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The Effect of Attenuation from Fish on Long-Range Active and Passive Acoustic Sensing in the Ocean

Daniel Duane, Ph.D., 2022
Nicholas Makris, Advisor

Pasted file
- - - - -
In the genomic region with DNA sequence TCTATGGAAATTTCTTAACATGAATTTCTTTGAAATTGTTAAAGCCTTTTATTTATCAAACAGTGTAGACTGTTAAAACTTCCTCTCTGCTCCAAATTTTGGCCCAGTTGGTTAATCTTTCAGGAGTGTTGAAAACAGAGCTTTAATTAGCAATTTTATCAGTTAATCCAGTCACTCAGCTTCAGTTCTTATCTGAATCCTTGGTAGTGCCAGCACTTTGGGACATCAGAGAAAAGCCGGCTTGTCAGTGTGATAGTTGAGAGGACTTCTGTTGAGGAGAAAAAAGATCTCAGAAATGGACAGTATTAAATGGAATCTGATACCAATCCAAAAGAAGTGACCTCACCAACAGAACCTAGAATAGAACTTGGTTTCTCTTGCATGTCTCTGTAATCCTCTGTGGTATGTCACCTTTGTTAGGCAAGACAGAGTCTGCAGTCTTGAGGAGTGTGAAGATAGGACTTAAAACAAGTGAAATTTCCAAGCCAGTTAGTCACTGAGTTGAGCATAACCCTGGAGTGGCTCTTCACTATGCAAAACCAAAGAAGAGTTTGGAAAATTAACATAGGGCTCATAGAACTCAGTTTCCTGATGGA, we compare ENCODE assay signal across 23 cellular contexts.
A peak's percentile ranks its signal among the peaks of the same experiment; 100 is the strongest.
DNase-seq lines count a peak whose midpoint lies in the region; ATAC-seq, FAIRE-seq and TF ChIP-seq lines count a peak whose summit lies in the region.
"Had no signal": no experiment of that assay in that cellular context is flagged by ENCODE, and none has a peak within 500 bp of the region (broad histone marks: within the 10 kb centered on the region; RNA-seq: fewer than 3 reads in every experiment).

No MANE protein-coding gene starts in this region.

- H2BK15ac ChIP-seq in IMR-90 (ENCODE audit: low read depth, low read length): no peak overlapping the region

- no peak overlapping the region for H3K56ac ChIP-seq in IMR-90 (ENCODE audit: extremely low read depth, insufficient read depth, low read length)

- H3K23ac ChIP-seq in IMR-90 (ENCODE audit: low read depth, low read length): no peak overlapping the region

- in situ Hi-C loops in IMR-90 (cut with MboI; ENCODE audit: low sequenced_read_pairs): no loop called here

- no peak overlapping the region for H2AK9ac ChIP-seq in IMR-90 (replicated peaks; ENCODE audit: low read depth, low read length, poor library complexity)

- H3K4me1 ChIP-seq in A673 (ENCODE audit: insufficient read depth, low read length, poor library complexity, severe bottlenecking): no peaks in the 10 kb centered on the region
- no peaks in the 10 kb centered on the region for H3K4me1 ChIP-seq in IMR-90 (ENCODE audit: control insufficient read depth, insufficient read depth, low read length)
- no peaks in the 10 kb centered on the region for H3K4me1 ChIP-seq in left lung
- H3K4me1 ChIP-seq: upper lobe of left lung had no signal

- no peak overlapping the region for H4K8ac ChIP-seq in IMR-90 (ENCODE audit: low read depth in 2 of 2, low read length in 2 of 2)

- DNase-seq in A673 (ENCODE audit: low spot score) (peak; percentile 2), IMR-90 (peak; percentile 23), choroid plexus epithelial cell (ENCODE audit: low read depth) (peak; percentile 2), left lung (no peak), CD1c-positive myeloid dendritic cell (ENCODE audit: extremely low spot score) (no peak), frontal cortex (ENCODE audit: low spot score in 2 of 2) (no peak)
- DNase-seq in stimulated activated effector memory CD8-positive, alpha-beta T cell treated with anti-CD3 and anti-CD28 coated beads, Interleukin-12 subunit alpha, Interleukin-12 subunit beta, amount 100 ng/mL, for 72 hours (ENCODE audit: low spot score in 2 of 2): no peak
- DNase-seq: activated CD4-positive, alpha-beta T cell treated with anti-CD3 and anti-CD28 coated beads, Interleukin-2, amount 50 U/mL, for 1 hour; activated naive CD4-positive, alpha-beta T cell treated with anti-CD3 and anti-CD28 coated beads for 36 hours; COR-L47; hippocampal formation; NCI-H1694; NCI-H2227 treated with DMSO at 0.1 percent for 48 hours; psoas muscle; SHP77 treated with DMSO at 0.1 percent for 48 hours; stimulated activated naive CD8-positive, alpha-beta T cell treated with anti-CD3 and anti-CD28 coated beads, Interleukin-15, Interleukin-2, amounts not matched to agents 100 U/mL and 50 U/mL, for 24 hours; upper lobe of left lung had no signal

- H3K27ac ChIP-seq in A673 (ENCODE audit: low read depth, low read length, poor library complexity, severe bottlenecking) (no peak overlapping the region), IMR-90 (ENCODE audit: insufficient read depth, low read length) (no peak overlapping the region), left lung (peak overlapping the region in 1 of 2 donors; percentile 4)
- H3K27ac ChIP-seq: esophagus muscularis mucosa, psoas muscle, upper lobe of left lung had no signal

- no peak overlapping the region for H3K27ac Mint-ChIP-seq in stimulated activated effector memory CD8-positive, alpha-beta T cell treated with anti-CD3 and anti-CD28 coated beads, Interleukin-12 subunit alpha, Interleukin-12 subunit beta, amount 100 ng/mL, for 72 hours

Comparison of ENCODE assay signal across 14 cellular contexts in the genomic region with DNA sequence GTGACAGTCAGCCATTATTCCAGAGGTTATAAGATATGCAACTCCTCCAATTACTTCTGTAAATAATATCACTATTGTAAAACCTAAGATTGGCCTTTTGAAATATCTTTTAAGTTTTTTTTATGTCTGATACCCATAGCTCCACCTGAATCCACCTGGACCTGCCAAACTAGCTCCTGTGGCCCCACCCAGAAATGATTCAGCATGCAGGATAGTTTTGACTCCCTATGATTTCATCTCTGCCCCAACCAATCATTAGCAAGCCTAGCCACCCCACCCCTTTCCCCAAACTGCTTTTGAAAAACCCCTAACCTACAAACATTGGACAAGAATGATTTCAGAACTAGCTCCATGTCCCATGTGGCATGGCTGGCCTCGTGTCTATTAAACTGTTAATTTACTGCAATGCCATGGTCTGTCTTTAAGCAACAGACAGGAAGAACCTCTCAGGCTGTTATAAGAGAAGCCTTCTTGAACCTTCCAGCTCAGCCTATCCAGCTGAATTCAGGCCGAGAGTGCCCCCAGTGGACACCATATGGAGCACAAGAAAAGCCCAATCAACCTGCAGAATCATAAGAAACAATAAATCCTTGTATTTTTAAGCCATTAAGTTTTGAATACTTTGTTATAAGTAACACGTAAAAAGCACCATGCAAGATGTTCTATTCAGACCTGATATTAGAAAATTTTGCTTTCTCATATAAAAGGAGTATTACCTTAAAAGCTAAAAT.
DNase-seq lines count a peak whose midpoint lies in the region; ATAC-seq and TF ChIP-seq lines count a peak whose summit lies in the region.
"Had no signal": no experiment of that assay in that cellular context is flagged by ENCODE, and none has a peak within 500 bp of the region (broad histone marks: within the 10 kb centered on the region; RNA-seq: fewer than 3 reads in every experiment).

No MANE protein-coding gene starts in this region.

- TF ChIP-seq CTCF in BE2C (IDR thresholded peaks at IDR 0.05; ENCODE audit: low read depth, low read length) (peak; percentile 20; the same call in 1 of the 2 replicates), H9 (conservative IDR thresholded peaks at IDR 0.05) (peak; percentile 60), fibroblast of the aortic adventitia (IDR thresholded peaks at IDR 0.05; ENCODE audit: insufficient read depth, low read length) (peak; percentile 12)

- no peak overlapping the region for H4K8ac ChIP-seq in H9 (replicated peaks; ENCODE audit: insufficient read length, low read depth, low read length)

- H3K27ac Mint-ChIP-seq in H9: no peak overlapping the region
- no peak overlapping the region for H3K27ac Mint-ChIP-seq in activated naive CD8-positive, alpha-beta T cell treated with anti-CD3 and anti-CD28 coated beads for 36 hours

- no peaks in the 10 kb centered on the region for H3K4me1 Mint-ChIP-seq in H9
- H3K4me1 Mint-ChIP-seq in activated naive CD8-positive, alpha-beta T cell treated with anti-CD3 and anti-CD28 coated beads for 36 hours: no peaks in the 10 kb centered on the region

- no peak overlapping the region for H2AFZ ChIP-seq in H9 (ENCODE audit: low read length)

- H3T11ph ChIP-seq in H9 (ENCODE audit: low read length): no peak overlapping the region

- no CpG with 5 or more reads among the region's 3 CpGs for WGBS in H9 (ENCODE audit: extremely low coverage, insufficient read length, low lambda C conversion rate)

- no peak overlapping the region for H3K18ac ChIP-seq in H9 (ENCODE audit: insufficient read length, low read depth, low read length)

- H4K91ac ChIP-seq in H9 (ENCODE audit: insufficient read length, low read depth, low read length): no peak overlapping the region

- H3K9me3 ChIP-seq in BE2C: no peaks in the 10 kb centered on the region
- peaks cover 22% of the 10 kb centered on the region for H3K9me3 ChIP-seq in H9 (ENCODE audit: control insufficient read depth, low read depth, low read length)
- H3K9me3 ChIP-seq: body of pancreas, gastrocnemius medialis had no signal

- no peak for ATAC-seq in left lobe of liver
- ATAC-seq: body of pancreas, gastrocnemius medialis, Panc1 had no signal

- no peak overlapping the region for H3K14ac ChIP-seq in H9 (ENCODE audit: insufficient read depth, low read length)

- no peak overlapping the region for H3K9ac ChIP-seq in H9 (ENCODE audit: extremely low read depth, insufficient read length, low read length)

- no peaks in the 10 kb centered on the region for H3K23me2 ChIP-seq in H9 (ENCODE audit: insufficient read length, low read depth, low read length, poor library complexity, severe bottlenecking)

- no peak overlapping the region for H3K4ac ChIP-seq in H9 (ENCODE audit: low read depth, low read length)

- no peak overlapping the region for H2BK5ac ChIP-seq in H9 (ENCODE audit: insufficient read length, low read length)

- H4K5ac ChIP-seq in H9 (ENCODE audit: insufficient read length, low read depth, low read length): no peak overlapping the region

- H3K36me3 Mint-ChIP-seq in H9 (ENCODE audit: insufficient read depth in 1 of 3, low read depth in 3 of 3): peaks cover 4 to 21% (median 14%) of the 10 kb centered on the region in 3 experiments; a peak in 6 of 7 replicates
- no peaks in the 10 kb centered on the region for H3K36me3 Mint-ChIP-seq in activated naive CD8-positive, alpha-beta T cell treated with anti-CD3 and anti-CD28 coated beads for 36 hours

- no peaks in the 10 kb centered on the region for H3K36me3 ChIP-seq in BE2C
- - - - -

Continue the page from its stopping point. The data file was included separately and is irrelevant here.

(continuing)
Attenuation from fish can reduce the intensity of acoustic signals and significantly decrease detection range for long-range sensing in the ocean. Here, Ocean Acoustic Waveguide Remote Sensing (OAWRS) is used to image fish shoals that stretch for thousands of square kilometers and simultaneously measure attenuation from these shoals within the active OAWRS transmissions, as well as attenuation to ship-radiated tonals. Reductions in signal intensity are predicted using an analytical theory for acoustic propagation and scattering through inhomogeneities in an ocean waveguide. The predictions of the waveguide attenuation formulation are in agreement with measured reductions from attenuation, where the position, size, and population density of the fish groups are characterized using OAWRS imagery as well as in situ echosounder measurements of the fish shoals. It is experimentally and theoretically shown that attenuation can be significant when the sensing frequency is near the resonance frequency of the shoaling fish, where scattering losses from the fish swimbladders and damping from fish flesh is most significant. Negligible attenuation was observed in previous surveys because the frequency of the acoustic signals was sufficiently far from the swimbladder resonance peak of the fish or the packing densities of the fish shoals were not sufficiently high.